US20090204798A1 - Simplified Implementation of Branch Target Preloading - Google Patents

Simplified Implementation of Branch Target Preloading Download PDF

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Publication number
US20090204798A1
US20090204798A1 US12/029,258 US2925808A US2009204798A1 US 20090204798 A1 US20090204798 A1 US 20090204798A1 US 2925808 A US2925808 A US 2925808A US 2009204798 A1 US2009204798 A1 US 2009204798A1
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branch
hash
logic
index
coupled
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US9519480B2 (en
Inventor
Gregory W. Alexander
Anton Blanchard
II Milton D. Miller
Todd A. Venton
Kenneth L. Wright
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International Business Machines Corp
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Assigned to INTERNATIONAL BUSINESS MACHINES CORPORATION reassignment INTERNATIONAL BUSINESS MACHINES CORPORATION ASSIGNMENT OF ASSIGNORS INTEREST (SEE DOCUMENT FOR DETAILS). Assignors: ALEXANDER, GREGORY W., BLANCHARD, ANTON, MILLER, MILTON D., II, WRIGHT, KENNETH L., VENTON, TODD A.
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    • GPHYSICS
    • G06COMPUTING; CALCULATING; COUNTING
    • G06FELECTRIC DIGITAL DATA PROCESSING
    • G06F9/00Arrangements for program control, e.g. control units
    • G06F9/06Arrangements for program control, e.g. control units using stored programs, i.e. using an internal store of processing equipment to receive or retain programs
    • G06F9/30Arrangements for executing machine instructions, e.g. instruction decode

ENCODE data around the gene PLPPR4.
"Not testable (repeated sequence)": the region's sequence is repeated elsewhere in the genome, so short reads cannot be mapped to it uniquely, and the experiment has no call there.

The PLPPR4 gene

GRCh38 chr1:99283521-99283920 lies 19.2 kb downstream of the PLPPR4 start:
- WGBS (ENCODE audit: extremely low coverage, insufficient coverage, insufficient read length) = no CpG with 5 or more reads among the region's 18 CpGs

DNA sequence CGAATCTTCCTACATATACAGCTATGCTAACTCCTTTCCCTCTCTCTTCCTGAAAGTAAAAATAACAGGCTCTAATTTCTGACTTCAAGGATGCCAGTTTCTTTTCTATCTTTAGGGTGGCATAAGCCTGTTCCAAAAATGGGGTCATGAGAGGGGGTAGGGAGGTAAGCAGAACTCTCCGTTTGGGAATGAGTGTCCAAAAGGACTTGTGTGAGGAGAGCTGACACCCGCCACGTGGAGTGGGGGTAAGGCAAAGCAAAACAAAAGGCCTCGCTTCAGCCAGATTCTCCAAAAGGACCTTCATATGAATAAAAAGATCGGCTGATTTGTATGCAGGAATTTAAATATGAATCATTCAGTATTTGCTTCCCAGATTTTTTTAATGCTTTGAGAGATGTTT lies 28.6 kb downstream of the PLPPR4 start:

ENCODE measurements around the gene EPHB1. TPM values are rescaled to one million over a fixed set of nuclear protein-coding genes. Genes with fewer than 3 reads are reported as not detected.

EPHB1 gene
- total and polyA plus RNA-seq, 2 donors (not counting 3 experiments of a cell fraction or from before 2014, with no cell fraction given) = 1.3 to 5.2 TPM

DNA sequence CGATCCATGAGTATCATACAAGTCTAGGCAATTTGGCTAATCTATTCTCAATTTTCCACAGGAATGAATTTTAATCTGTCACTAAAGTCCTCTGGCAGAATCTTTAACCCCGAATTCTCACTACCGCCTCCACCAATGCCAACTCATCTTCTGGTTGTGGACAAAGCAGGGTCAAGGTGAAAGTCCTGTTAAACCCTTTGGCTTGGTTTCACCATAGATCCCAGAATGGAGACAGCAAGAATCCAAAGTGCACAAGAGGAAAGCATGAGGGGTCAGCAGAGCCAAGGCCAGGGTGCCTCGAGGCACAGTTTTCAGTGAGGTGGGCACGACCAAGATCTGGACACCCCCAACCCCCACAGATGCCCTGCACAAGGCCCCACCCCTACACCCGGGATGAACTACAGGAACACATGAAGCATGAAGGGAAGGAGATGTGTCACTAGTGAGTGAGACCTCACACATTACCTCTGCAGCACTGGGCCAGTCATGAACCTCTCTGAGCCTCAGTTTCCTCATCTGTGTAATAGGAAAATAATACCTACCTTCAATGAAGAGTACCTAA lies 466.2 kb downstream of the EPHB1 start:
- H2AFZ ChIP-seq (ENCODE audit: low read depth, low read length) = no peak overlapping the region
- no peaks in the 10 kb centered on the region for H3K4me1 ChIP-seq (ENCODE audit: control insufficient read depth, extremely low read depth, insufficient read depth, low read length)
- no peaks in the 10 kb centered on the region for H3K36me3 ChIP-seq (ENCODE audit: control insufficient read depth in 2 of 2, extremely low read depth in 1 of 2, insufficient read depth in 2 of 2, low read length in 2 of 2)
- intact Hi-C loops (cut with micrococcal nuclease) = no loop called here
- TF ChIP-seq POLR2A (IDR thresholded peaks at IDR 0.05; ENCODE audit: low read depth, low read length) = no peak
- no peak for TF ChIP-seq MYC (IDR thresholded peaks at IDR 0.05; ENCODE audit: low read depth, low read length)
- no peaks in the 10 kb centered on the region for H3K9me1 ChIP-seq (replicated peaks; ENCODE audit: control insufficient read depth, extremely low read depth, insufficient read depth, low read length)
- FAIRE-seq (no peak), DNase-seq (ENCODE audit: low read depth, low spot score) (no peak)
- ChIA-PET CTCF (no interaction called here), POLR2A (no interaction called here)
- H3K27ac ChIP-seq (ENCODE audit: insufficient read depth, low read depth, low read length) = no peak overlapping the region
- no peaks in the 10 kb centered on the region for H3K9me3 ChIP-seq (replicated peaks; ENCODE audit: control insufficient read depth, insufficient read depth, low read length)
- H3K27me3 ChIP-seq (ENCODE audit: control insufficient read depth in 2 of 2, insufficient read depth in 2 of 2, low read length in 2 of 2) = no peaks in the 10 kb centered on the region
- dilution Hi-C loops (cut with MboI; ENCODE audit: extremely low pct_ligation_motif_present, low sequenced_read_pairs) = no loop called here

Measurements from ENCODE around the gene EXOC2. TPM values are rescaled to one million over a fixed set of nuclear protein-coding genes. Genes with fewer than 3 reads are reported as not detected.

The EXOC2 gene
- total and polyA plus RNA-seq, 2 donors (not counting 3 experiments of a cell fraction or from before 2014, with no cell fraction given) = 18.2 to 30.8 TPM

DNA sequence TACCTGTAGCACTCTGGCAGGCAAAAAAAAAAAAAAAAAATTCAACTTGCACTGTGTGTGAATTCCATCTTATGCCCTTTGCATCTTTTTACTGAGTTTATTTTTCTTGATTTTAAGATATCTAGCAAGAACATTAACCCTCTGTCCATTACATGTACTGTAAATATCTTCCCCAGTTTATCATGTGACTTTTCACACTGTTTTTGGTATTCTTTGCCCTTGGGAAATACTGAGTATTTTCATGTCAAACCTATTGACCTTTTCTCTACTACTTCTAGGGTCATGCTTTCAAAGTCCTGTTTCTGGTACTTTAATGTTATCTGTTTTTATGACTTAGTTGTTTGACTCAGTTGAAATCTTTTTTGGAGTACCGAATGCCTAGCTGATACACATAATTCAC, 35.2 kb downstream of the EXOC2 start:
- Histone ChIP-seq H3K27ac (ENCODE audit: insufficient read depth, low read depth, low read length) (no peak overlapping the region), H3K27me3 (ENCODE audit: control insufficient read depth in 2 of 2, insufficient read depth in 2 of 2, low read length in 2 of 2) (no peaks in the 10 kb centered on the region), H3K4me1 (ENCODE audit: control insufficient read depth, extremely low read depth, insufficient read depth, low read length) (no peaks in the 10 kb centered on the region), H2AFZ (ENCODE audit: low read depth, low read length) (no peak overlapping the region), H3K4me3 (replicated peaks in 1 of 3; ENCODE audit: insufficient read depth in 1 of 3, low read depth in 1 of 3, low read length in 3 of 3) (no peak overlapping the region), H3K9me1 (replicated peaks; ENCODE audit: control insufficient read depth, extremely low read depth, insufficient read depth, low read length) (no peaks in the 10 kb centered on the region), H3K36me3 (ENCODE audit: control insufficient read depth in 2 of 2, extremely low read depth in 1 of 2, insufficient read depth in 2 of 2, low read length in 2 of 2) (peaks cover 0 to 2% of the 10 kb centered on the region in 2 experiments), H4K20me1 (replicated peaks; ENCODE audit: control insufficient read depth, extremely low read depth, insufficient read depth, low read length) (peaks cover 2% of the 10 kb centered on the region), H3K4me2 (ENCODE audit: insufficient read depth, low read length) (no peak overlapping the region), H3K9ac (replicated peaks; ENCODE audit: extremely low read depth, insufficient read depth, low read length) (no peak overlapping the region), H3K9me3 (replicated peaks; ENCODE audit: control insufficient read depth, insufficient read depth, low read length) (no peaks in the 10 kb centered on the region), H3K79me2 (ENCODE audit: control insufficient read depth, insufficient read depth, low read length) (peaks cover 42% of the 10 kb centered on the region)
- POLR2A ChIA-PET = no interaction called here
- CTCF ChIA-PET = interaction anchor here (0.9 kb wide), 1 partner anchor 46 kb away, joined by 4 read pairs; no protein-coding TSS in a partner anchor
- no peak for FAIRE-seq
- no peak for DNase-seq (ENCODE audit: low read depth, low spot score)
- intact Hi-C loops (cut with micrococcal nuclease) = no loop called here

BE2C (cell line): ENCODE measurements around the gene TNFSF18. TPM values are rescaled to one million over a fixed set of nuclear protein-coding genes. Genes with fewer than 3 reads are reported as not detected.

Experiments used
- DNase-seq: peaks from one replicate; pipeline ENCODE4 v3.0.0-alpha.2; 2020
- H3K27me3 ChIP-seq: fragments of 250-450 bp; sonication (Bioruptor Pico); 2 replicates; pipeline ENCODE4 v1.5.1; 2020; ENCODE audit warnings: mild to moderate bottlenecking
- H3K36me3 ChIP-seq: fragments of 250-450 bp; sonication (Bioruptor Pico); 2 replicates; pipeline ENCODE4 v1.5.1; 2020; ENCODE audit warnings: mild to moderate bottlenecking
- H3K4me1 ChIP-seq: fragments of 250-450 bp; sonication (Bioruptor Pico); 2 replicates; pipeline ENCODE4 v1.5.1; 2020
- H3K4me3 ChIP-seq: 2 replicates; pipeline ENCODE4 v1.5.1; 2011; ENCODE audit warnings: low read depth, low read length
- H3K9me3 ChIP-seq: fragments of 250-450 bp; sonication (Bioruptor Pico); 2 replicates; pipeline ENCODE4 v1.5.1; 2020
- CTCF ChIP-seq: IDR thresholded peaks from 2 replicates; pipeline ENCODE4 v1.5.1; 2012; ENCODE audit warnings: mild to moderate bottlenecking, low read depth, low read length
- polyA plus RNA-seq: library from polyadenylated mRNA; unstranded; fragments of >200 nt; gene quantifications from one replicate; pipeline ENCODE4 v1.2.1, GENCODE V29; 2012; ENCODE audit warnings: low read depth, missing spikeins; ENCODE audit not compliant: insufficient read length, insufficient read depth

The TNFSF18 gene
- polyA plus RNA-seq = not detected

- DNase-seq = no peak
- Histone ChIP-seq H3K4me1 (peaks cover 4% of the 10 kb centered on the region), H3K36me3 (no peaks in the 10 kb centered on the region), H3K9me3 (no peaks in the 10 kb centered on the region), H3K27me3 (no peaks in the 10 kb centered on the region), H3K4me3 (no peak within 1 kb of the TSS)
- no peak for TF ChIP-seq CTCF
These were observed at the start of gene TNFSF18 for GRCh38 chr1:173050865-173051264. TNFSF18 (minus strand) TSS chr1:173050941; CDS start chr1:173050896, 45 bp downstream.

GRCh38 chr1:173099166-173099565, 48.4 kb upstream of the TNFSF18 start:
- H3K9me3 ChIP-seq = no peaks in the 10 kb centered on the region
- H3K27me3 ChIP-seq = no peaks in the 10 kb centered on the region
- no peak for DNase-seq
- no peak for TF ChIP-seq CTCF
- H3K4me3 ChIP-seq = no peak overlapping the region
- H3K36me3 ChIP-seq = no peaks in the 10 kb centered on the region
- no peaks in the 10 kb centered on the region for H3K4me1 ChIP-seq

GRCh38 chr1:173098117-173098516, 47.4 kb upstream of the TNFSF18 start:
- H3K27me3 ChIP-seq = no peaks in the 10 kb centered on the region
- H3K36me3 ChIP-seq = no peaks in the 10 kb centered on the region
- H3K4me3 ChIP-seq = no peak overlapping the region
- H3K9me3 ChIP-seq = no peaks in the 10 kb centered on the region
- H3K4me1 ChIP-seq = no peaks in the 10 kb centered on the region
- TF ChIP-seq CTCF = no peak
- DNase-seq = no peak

• G06F9/30003Arrangements for executing specific machine instructions
    • G06F9/3004Arrangements for executing specific machine instructions to perform operations on memory
    • G06F9/30043LOAD or STORE instructions; Clear instruction
    • GPHYSICS
    • G06COMPUTING; CALCULATING; COUNTING
    • G06FELECTRIC DIGITAL DATA PROCESSING
    • G06F9/00Arrangements for program control, e.g. control units
    • G06F9/06Arrangements for program control, e.g. control units using stored programs, i.e. using an internal store of processing equipment to receive or retain programs
    • G06F9/30Arrangements for executing machine instructions, e.g. instruction decode
    • G06F9/30003Arrangements for executing specific machine instructions
    • G06F9/3005Arrangements for executing specific machine instructions to perform operations for flow control
    • GPHYSICS
    • G06COMPUTING; CALCULATING; COUNTING
    • G06FELECTRIC DIGITAL DATA PROCESSING
    • G06F9/00Arrangements for program control, e.g. control units
    • G06F9/06Arrangements for program control, e.g. control units using stored programs, i.e. using an internal store of processing equipment to receive or retain programs
    • G06F9/30Arrangements for executing machine instructions, e.g. instruction decode
    • G06F9/38Concurrent instruction execution, e.g. pipeline, look ahead
    • G06F9/3802Instruction prefetching
    • G06F9/3804Instruction prefetching for branches, e.g. hedging, branch folding
    • GPHYSICS
    • G06COMPUTING; CALCULATING; COUNTING
    • G06FELECTRIC DIGITAL DATA PROCESSING
    • G06F9/00Arrangements for program control, e.g. control units